these relations have never been known in general. When these are substituted into Eqs. ( 2.41 ), ( 2.42 ) and ( 2.43 ), then, the advanced term of Eq. ( 2.41 ) and the retarded term of Eq. ( 2.42 ) are canceled:

 [Σ−−(t)+Σ<(t)]θ(−t)=−[Σ++(t)+Σ>(t)]θ(−t)=0, (2.48) [Σ−−(t)+Σ>(t)]θ(t)=−[Σ++(t)+Σ<(t)]θ(t)=0, (2.49)

so that Equations ( 2.41 ) and ( 2.42 ) reduce to

 Σr(t) = [Σ−−(t)+Σ<(t)]θ(t)=−[Σ++(t)+Σ>(t)]θ(t), (2.50) Σa(t) = [Σ−−(t)+Σ>(t)]θ(−t)=−[Σ++(t)+Σ<(t)]θ(−t). (2.51)

The retarded and advanced self-energies are acquired as retarded and advanced functions in time, respectively; they are the requirements. In addition, Equation ( 2.43 ) is certainly reproduced.

 Σr(t) = [Σ<(t)−Σ>(t)]θ(t), (2.52) Σa(t) = [Σ>(t)−Σ<(t)]θ(−t); (2.53)

they consist with the expressions in the review by Rammer and Smith.[44] The formalism in the review of Rammer and Smith is different from the nonequilibrium perturbative expansion, so that the present method is confirmed to connect with the other formalism. By performing the Fourier transformation for Eqs. ( 2.52 ) and ( 2.53 ), we have

 Σr(E)−Σa(E)=Σ<(E)−Σ>(E); (2.54)

it proves that the relation stands. Since Equation ( 2.54 ) is widely known, Equations ( 2.52 ) and ( 2.53 ) should generally hold as functions in time.

Besides,

 G< = (1+GrΣr)g<(1+GaΣa)−GrΣ = (1+GrΣr)g>(1+GaΣa)−GrΣ>Ga (2.56)

and

 GK = (1+GrΣr)gK(1+GaΣa)+GrΩGa (2.57)

still work.

As mentioned above, the present solution is in accordance with the generally known relations. It indicates that the present solution has validity.

Chapter 3 Expressions of Self-Energy for Anderson model

3.1 Anderson model

We consider equilibrium and nonequilibrium stationary states. Nonequilibrium state is caused by finite bias voltage, that is, the difference of chemical potentials; after bias voltage was turned on, long time has passed enough to reach stationary states. Since the states are stationary, the Hamiltonian has no time dependence. The system is described by the Anderson model linking to leads. The impurity ( the quantum dot ) with on-site energy and the Coulomb interaction is connected to the left and right leads by the mixing matrix elements, and . The system is illustrated below.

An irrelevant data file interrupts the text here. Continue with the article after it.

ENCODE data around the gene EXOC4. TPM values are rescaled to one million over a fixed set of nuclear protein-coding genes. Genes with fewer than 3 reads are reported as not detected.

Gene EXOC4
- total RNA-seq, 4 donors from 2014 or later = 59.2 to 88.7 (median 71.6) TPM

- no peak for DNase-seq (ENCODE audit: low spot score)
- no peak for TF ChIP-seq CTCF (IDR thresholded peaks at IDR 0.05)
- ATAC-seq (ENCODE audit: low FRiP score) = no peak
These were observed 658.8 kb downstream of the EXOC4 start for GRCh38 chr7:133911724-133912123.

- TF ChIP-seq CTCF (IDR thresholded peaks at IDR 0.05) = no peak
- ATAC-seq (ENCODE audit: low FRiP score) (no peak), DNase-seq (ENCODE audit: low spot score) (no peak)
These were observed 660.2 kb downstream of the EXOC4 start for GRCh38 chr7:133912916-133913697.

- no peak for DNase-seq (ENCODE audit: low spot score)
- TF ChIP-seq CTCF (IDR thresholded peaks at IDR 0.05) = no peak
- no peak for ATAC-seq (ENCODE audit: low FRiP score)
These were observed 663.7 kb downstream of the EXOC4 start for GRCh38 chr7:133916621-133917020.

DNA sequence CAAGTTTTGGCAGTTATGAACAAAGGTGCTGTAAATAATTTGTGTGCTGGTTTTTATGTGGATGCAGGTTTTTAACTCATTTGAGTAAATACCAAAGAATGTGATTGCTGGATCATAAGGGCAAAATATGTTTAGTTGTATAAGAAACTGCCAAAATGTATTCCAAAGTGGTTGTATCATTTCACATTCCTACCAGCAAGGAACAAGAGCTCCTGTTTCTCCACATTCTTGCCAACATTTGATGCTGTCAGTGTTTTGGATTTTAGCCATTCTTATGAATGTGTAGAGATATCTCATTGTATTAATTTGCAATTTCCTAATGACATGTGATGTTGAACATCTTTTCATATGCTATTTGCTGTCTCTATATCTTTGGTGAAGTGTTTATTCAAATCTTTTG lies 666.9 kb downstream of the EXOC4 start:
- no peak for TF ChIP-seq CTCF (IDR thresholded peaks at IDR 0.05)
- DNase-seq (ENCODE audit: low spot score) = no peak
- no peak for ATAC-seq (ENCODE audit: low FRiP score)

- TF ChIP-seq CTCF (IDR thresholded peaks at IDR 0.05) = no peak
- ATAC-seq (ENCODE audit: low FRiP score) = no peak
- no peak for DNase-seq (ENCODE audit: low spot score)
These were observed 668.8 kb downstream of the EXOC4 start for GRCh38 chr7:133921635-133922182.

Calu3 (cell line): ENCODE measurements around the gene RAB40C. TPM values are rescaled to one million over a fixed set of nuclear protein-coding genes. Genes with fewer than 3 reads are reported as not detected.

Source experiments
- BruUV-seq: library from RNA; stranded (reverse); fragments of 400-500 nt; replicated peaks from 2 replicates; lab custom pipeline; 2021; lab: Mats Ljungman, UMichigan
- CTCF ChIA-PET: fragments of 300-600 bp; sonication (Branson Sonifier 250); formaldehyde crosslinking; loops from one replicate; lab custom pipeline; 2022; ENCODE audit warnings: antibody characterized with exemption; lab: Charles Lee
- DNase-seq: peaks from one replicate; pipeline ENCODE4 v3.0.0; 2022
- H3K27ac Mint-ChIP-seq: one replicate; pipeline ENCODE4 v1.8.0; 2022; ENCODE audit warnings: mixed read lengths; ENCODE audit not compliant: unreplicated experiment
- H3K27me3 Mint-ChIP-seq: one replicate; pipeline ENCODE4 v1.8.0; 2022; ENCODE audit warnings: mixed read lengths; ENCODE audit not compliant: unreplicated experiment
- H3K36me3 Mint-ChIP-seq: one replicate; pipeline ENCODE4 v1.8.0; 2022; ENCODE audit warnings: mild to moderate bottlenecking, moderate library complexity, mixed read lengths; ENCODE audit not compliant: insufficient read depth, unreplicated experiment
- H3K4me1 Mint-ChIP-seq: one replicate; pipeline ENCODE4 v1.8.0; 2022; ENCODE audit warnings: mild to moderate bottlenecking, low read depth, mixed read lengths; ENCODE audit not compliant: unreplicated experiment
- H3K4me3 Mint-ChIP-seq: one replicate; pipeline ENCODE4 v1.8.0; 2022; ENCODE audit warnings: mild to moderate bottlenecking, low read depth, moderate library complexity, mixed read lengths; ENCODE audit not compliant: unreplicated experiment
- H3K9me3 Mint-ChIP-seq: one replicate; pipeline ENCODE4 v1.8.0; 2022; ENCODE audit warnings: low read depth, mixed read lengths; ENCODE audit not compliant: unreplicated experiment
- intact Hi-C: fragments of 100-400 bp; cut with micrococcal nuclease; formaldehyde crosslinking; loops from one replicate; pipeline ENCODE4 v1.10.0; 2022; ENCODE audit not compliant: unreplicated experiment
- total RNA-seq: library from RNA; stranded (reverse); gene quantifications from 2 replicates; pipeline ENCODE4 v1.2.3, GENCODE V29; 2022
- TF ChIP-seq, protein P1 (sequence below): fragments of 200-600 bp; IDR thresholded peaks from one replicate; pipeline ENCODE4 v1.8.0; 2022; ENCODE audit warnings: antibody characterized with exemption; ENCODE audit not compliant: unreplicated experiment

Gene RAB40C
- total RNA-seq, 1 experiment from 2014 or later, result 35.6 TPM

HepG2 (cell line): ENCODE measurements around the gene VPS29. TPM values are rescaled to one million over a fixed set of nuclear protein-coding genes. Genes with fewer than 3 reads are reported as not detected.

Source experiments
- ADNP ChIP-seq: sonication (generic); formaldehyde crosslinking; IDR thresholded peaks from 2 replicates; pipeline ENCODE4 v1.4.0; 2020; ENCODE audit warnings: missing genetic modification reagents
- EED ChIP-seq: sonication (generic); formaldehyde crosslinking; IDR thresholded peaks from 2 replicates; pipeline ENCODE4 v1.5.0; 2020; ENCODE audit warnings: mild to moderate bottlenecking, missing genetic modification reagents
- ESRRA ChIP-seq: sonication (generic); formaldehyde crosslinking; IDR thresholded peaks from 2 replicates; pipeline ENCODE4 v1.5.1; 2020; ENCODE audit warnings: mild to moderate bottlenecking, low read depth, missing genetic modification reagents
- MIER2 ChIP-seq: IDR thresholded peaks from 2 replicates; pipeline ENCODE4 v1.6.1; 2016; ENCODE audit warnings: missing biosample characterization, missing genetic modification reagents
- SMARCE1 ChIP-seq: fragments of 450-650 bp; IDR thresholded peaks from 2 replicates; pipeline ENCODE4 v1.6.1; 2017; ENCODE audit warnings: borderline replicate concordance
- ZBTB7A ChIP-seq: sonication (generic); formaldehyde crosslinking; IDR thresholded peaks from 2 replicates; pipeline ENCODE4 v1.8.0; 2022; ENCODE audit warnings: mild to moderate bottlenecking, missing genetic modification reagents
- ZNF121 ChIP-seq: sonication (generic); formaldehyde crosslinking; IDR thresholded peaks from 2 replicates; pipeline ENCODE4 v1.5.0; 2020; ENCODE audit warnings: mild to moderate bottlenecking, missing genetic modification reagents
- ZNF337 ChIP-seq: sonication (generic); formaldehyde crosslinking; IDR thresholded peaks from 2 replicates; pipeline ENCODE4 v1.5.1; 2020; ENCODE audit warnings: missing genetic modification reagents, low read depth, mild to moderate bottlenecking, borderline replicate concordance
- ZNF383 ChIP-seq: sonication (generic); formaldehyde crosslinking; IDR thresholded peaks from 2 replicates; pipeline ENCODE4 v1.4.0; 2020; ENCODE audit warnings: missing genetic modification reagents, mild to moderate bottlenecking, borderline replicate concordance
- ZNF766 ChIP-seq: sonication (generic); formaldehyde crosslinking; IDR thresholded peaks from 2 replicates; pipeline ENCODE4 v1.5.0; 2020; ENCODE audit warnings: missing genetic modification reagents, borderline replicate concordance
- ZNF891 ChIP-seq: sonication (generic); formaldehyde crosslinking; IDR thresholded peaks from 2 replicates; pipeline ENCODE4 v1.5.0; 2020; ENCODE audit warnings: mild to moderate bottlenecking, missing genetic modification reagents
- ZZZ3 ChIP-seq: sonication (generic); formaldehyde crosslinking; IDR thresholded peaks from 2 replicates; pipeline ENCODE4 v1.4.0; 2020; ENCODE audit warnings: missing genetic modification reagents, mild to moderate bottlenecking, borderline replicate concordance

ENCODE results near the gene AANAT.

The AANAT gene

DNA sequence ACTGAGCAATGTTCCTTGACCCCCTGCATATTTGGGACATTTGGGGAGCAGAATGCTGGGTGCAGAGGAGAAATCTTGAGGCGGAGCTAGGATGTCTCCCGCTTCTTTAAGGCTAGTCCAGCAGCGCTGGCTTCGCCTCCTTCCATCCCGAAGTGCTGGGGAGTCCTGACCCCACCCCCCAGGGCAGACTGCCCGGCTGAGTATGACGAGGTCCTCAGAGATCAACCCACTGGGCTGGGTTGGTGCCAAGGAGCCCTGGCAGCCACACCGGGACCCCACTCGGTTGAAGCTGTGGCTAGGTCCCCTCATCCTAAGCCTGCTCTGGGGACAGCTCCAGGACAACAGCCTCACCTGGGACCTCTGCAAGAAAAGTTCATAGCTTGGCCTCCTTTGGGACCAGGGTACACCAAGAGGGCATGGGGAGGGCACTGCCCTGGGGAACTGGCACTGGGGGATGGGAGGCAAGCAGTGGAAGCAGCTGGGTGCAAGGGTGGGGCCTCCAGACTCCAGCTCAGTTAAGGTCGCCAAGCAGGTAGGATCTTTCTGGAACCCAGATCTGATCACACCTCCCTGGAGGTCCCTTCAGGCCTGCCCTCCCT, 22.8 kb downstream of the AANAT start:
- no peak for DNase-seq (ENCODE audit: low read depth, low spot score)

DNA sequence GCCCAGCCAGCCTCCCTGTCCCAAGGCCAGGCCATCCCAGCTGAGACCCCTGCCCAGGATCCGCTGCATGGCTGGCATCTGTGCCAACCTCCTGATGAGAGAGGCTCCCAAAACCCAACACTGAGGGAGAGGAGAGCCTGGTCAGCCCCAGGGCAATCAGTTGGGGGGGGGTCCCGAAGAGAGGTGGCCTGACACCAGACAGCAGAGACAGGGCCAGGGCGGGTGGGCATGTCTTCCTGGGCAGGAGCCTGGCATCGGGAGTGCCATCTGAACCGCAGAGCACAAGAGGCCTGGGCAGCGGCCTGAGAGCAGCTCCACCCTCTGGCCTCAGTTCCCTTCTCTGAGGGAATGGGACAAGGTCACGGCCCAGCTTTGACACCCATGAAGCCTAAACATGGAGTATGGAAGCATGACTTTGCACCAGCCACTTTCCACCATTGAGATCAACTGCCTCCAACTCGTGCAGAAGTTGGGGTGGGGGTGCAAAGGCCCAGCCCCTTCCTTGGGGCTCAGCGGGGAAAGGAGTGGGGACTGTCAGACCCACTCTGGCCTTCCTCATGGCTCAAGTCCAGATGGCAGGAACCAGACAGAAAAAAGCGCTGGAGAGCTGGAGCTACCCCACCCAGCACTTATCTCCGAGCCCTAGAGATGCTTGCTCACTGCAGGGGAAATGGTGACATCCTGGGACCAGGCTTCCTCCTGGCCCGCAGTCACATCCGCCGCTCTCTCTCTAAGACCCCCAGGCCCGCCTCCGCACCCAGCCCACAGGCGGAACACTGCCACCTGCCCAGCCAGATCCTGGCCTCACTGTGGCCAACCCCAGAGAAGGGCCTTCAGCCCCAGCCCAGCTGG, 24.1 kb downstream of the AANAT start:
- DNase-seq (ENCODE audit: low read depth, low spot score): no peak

U0 \@getcirc\@circlefnt\@ovvert32\@ovvert01\@ovhorz\@ovhorz Quantum Dot           U=0 Right Lead

The Anderson Hamiltonian is given by

 H= E0∑σ^ndσ+μL∑σ^nLσ+μR∑σ^nRσ+U(^nd↑−⟨^nd↑⟩)(^nd↓−⟨^nd↓⟩) (3.1) −∑σvL(^d†σ^cLσ+H.c.)−∑σvR(^d†σ^cRσ+H.c.).

() is creation (annihilation) operator for electron on the impurity, and and ( and ) are creation (annihilation) operators in the left and right leads, respectively. is index for spin. The chemical potentials in the isolated left and right leads are and respectively. The applied voltage is, therefore defined by .

We consider that the band-width of left and right leads is large infinitely, so that the coupling functions, and can be taken to be independent of energy, . On-site energy is set being canceled with the Hartree term, i.e. the first-order contribution to self-energy for electron correlation, as mentioned later.

Accordingly, the Fourier components of the noninteracting ( unperturbed ) Green’s functions reduce to

 gr(E) = 1E+iΓ, (3.2) ga(E) = 1E−iΓ. (3.3)

where . Hence, the inverse Fourier components can be written by

 gr(t)=−iθ(t)e−Γt, (3.4) ga(t)=iθ(−t)eΓt. (3.5)

In addition, by solving the Dyson’s equation Eq. ( 2.27 ), we have

 g<(E)=gr(E)[ifL(E)ΓL+ifR(E)ΓR]ga(E), (3.6) g>(E)=gr(E)[i(fL(E)−1)ΓL+i(fR(E)−1)ΓR]ga(E). (3.7)

and are the Fermi distribution functions in the isolated left and right leads, respectively. By Eqs. ( 3.6 ) and ( 3.7 ), the nonequilibrium state is introduced effectively as the superposition of the left and right leads. In this case, the effective Fermi distribution function can be expressed by[8]

 feff(E)=fL(E)ΓL+fR(E)ΓRΓL+ΓR. (3.8)

This effective Fermi distribution function is reasonable because it is considered that leads have the continuous energy states and the two chemical potentials are not two localized states.

3.2 Self-Energy

The expressions for self-energies of the Coulomb interaction of the Anderson model are formulated by the method of the nonequilibrium perturbation theory based on the adiabatic theorem, explained in Chapter 2. Practically, the perturbative expansion is done with respect to the Coulomb interaction term of Eq. ( 3.1 ) using the last expression of Eq. ( 2.26 ) in view of the Dyson’s equation Eq. ( 2.27 ) and each diagram. In and obtained by the present solution, Equations (2.44)-(2.47) are satisfied. Every formulated and are in the relation of the complex conjugate each other.

3.2.1 First-Order Contribution

For the Anderson model, the first-order contribution, the Hartree term can be written by

 Σr(1)(E)=Σa(1)(E) = U⟨n⟩=U∫dE2πiG<(E), (3.9)

where is charge density.

3.2.2 Second-Order Contribution

The second-order self-energies are expressed by

 =U2∫∞0dt1eiEt1⎡⎢ ⎢⎣  g±(t1)g>(t1)g<(−t1)+g<(t1)g±(t1)g>(−t1)+g<(t1)g>(t1)g±(−t1)⎤⎥ ⎥⎦, (3.10)
 Σa(2)(E)=U2∫0−∞dt1eiEt1[  g<(t1)g<(t1)g>(−t1)−g>(t1)g>(t1)g<(−t1)] =U2∫0−∞dt1eiEt1⎡⎢ ⎢⎣  g±(t1)g>(t1)g